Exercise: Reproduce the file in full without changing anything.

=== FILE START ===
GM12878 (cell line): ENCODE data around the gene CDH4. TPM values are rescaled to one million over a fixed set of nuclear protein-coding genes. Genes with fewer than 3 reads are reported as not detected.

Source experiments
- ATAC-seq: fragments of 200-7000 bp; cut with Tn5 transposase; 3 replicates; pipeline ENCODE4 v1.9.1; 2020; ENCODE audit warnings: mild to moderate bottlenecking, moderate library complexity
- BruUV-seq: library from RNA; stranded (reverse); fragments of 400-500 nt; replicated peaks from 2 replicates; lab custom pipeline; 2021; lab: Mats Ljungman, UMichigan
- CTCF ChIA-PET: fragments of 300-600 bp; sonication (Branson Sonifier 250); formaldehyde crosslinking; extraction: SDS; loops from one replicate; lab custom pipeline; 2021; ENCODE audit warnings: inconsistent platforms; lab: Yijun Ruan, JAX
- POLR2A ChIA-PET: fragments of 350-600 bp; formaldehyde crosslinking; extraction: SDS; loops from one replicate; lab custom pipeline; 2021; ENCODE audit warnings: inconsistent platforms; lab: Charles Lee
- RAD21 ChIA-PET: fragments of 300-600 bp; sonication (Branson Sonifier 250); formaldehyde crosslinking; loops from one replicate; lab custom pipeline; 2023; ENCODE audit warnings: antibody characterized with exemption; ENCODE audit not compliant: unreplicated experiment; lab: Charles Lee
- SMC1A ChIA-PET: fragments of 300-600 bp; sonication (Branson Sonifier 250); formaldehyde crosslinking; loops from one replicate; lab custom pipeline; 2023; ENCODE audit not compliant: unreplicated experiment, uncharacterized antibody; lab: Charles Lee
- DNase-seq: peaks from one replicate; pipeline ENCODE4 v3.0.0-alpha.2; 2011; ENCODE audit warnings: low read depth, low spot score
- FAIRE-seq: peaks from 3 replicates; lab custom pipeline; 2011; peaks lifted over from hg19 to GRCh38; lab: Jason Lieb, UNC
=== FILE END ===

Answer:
GM12878 (cell line): ENCODE data around the gene CDH4. TPM values are rescaled to one million over a fixed set of nuclear protein-coding genes. Genes with fewer than 3 reads are reported as not detected.

Source experiments
- ATAC-seq: fragments of 200-7000 bp; cut with Tn5 transposase; 3 replicates; pipeline ENCODE4 v1.9.1; 2020; ENCODE audit warnings: mild to moderate bottlenecking, moderate library complexity
- BruUV-seq: library from RNA; stranded (reverse); fragments of 400-500 nt; replicated peaks from 2 replicates; lab custom pipeline; 2021; lab: Mats Ljungman, UMichigan
- CTCF ChIA-PET: fragments of 300-600 bp; sonication (Branson Sonifier 250); formaldehyde crosslinking; extraction: SDS; loops from one replicate; lab custom pipeline; 2021; ENCODE audit warnings: inconsistent platforms; lab: Yijun Ruan, JAX
- POLR2A ChIA-PET: fragments of 350-600 bp; formaldehyde crosslinking; extraction: SDS; loops from one replicate; lab custom pipeline; 2021; ENCODE audit warnings: inconsistent platforms; lab: Charles Lee
- RAD21 ChIA-PET: fragments of 300-600 bp; sonication (Branson Sonifier 250); formaldehyde crosslinking; loops from one replicate; lab custom pipeline; 2023; ENCODE audit warnings: antibody characterized with exemption; ENCODE audit not compliant: unreplicated experiment; lab: Charles Lee
- SMC1A ChIA-PET: fragments of 300-600 bp; sonication (Branson Sonifier 250); formaldehyde crosslinking; loops from one replicate; lab custom pipeline; 2023; ENCODE audit not compliant: unreplicated experiment, uncharacterized antibody; lab: Charles Lee
- DNase-seq: peaks from one replicate; pipeline ENCODE4 v3.0.0-alpha.2; 2011; ENCODE audit warnings: low read depth, low spot score
- FAIRE-seq: peaks from 3 replicates; lab custom pipeline; 2011; peaks lifted over from hg19 to GRCh38; lab: Jason Lieb, UNC